Fully 25% of Gen Z is Latino compared to 52% white. Compare this to baby boomers—the largest voting-age cohort, who voted for Donald Trump by over 50% and identify as 79% white. If the 1960s catalyzed our modern culture wars, the demographic changes sparked in the Southwest during the 1990s left no doubt we were also in the early throes of a battle for our racial and ethnic identity.

Latinos are poised to change an American cultural dynamic that needs to change.

America beyond Black and white

America’s whole racial discourse over 250 years of history, its national story, has to date been defined by Black and white. Whiteness in America was created in contrast to the Indigenous, the slave, and the Mexicans on this continent. American Latinos can move us beyond the argument that if you’re not white, then you’re some shade of oppressed. And we can refute the equally ridiculous attempt on the right to argue that race doesn’t matter, which really means: the more white you behave, the more we’ll accept you.

This is not an argument to forget our history of injustice and oppression – quite the opposite.

It’s an attempt to more clearly define and understand it, while also moving forward out of the trap we’ve been stuck in for two and a half centuries.

Throughout my career as a political tactician who is an expert on Latino voting trends and has run major campaigns for Democrats and Republicans, I was pressed to answer one question:

Will Mexican Americans join the mainstream as a traditional immigrant ethnic group or as an aggrieved racial minority?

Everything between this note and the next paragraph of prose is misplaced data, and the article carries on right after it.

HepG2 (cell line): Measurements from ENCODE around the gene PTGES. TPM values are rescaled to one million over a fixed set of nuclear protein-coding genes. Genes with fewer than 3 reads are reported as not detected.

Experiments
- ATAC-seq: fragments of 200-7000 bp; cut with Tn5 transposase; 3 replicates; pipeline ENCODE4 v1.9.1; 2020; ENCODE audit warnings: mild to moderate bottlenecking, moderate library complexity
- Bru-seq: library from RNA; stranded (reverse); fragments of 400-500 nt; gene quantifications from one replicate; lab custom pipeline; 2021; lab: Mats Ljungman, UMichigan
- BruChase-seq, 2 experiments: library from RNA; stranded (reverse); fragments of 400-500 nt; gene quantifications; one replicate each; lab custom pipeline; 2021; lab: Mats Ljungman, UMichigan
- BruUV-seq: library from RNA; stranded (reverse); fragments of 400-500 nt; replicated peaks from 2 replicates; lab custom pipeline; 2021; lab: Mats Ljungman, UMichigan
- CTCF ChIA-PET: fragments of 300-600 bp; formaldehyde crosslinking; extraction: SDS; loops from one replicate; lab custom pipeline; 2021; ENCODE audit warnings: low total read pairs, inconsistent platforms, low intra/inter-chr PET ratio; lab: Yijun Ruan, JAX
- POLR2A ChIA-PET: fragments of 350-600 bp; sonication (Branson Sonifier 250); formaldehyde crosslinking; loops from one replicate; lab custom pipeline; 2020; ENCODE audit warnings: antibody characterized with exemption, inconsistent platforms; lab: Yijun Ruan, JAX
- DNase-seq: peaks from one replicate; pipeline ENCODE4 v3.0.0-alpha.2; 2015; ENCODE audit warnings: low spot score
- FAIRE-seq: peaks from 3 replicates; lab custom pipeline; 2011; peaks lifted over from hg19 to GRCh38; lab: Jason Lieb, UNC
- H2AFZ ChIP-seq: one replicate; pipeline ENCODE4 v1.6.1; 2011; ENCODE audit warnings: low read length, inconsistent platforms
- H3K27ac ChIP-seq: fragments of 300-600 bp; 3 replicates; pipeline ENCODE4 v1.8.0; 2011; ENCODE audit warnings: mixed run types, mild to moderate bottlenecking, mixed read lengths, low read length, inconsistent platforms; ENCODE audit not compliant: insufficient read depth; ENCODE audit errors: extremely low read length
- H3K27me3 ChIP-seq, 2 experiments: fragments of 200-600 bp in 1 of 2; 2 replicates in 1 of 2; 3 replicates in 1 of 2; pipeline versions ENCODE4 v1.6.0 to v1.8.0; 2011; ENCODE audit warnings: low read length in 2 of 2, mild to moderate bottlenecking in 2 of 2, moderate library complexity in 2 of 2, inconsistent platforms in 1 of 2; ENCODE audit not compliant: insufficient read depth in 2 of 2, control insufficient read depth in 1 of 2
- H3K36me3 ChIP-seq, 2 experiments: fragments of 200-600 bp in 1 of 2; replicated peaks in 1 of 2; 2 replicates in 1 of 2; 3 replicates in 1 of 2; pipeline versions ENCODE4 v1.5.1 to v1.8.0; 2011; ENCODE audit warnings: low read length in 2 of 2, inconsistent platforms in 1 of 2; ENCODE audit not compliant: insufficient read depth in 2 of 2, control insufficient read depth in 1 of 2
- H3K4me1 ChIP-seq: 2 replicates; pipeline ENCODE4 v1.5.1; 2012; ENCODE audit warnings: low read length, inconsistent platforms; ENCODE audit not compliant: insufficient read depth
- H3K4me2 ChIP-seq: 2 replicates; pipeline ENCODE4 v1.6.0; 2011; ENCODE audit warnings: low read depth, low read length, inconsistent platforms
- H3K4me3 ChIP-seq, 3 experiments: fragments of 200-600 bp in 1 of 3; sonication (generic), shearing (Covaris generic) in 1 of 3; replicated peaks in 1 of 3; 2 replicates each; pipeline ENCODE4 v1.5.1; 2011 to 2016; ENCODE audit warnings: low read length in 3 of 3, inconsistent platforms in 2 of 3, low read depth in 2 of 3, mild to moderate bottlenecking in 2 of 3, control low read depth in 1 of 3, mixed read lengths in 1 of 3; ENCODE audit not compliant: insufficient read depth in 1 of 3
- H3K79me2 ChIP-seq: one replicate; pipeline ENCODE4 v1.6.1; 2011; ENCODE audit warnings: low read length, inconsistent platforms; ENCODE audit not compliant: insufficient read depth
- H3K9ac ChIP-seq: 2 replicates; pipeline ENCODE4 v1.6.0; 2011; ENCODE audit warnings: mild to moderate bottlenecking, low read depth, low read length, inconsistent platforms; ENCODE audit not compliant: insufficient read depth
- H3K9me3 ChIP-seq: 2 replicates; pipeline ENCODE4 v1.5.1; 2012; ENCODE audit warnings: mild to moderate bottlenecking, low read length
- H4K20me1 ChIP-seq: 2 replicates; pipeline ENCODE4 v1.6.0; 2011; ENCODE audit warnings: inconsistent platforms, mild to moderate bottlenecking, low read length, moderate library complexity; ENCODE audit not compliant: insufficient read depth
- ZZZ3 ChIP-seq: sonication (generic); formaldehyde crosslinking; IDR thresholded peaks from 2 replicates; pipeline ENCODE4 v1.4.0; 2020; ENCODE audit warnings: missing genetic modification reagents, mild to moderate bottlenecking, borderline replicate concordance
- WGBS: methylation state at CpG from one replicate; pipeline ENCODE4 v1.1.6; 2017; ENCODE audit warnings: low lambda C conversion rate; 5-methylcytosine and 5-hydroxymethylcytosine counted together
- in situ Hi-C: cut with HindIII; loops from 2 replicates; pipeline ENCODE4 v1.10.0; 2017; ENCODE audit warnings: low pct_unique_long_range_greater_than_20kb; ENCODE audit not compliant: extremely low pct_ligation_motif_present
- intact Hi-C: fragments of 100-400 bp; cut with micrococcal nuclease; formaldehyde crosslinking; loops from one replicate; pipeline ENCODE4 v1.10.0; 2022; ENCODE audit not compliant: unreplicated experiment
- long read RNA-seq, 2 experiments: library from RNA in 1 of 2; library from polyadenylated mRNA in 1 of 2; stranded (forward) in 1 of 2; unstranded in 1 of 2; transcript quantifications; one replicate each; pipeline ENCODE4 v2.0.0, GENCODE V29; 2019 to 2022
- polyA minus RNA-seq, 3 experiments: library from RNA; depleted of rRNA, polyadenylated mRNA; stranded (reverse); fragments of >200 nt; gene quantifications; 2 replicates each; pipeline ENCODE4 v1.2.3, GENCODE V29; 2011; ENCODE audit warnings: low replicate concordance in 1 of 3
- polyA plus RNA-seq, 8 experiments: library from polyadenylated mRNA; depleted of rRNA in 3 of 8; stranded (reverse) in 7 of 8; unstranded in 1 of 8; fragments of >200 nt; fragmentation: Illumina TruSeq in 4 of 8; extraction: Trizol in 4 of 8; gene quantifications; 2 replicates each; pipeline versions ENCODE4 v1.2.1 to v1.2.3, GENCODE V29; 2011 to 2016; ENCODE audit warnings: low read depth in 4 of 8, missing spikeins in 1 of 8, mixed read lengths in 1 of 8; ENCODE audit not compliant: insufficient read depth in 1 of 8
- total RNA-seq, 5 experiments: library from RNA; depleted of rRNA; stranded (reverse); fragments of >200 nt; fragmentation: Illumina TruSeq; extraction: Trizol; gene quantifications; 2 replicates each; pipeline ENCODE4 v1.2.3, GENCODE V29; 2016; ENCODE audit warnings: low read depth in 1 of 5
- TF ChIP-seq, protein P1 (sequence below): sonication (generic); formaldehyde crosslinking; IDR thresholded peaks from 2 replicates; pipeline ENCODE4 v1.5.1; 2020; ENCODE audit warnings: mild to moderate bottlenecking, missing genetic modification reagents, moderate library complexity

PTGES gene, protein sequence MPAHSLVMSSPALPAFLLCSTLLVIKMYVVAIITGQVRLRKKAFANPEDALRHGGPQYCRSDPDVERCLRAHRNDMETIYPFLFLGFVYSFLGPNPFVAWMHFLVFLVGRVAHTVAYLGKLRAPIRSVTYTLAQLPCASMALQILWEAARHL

I have spent the past thirty years watching Democrats unsuccessfully argue that it is the latter, while I have watched Republicans unsuccessfully argue it is the former.

Which party will win Latinos?

The battle for the future of our country will hinge on the extent to which visionary leaders in the Democratic Party and Republican Party can overcome myriad past mistakes to do better at speaking to Latinos.

We are, by most measures, achieving middle-class status generationally like so many groups before us. We are increasingly college-educated, and increasingly homeowners. These are all indicators of what we used to call assimilation, but that term no longer applies.

In one sense, Latinos are like other groups, many ethnic Catholics, whose assimilation shaped the development of the United States at the turn of the last century. However, the size and scope of the change represented by growing Latino numbers that began at the turn of this century is unprecedented—and it’s impossible to believe that we can be anything other than forever altered by becoming a non-white-majority nation.

One America is dying, another is being born

Fear of this coming cultural reality is manifested in our politics as tribalism.

If you have a limited sense of the world and fear everything, then tribalism is likely the belief system that you’re going to find. Recent years have shown that Americans are not as confident as we thought.

As much as it feels, correctly, as if a part of America is dying, we should not look at these as pangs of death, but pangs of birth. Something new and promising is being born.

A drumbeat of media accounts has started to catch up with the warnings I’ve made for years—step up and talk to Latinos like real people, not props in an old movie, or pay the consequences. America, as she has many times before, stands on the cusp of profound change. This newest challenge comes from within, and those are often the most difficult to face. If we can get beyond the old conceptions of our American identity and embrace something new but truer to our founding principles, this can be yet another American century—a Latino century.